In 1932, most veterans of World War I were out of work, as were so many others. In 1924 the government had authorized a longstanding practice of offering bonuses to those who served in war. This took the form of Certificates of Service, which matured over 20 years, and were to be paid in annual installments. But in the midst of the Depression, the veterans didn’t need that money down the road—they needed it right now. A movement for immediate redemption of the certificates gained momentum (the amount was tens of billions of dollars in today’s money). So in 1932, 43,000 marchers—veterans, their families and their supporters—gathered in Washington in what came to be called the Bonus Army, to demand cash payment. This was rebuffed. President Hoover and Republicans in Congress believed that this would require a tax increase, and that a tax increase would delay the recovery of the economy.

These were the Forgotten Men. As the tragic climax of a musical comedy, we watch a sordid street scene, narrated in song by Gingers Rogers. She is now surviving as a prostitute, married to a war veteran abandoned by the government and the nation. On stage we see the troops marching off in glory to cheers and flag-waving, only to return broken and injured, with no one to greet or comfort them—or even to remember them.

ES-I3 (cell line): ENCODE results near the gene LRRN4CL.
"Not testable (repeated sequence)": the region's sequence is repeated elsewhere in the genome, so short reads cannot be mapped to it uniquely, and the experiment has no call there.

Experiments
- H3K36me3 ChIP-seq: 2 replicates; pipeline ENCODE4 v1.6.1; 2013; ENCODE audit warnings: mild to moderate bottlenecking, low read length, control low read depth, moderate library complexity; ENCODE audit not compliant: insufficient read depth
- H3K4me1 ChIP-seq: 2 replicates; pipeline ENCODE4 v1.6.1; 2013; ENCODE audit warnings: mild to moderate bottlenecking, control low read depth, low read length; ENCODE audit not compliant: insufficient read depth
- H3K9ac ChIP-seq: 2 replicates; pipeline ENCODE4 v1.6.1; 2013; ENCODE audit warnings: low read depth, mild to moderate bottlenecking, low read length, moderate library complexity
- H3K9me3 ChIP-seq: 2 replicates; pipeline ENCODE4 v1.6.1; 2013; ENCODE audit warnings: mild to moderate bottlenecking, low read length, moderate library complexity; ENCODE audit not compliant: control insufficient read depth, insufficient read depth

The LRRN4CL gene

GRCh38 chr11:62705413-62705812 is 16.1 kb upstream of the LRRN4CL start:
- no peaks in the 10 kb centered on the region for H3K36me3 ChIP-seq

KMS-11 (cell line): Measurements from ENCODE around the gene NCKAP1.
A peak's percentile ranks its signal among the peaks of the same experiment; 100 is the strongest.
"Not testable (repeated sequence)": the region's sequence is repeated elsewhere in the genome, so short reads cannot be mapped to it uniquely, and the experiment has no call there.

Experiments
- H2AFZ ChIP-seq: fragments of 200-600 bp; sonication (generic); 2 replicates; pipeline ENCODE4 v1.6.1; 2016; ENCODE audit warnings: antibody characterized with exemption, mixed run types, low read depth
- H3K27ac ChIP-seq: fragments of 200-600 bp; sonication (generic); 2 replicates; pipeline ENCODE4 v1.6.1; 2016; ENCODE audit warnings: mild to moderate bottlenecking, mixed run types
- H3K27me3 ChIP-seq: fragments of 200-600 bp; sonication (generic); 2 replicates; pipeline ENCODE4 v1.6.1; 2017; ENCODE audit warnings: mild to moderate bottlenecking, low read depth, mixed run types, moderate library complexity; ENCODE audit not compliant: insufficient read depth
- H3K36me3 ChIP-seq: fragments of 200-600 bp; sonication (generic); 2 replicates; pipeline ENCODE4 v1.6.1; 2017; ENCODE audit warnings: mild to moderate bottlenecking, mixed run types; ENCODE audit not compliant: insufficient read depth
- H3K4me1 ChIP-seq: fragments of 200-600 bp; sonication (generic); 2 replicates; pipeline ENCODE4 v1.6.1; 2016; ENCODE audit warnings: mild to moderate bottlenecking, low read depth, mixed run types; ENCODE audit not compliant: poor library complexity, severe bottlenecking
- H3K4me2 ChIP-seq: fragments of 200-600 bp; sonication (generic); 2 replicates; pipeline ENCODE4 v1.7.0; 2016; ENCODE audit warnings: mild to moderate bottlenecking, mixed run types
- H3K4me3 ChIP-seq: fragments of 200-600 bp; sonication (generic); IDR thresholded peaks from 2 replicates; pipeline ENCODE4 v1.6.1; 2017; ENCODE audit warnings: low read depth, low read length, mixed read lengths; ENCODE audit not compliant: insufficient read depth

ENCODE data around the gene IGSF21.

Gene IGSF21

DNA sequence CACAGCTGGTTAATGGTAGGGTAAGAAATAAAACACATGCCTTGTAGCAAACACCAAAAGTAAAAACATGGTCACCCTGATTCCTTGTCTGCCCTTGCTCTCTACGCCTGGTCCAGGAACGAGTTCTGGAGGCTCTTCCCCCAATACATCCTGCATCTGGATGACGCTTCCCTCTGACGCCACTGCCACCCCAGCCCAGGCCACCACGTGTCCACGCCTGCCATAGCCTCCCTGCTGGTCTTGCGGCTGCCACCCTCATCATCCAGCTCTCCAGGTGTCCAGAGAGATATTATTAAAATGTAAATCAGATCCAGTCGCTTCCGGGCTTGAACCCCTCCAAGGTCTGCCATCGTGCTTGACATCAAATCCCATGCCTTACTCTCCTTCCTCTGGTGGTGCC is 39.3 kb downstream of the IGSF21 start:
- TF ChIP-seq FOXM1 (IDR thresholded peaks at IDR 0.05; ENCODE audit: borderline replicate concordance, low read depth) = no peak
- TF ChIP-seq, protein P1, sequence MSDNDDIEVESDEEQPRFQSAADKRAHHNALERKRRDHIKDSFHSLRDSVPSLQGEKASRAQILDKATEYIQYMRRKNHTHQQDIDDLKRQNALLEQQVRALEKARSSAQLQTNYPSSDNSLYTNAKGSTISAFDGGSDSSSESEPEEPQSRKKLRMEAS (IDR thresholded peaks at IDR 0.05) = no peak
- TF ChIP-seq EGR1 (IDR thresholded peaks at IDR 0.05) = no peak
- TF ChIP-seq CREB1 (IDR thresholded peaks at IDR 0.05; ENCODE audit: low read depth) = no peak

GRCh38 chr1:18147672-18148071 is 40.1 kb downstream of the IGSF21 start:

Remember My Forgotten Man

I don’t know if he deserves a bit of sympathy,
Forget your sympathy, that’s all right with me.
I was satisfied to drift along from day to day,
Till they came and took my man away.

Remember my forgotten man,
You put a rifle in his hand;
You sent him far away,
You shouted, “Hip, hooray!”
But look at him today!

Remember my forgotten man,
You had him cultivate the land;
He walked behind the plow,
The sweat fell from his brow,
But look at him right now!

And once, he used to love me,
I was happy then;
He used to take care of me,
Won’t you bring him back again?
‘Cause ever since the world began,
A woman’s got to have a man;
Forgetting him, you see,
Means you’re forgetting me
Like my forgotten man.

Maybe the musicals of the 1930s are old-fashioned and for a lot of people unwatchable. Maybe Busby Berkeley is just some campy choreographer whose over-the-top numbers are funny but incomparable to today’s digital masterpieces. Then again, maybe ending a popular entertainment with a bleak and uncompromising plea to our national conscience isn’t a bad idea—and never goes out of style. Remember Our Forgotten People, circa 2013.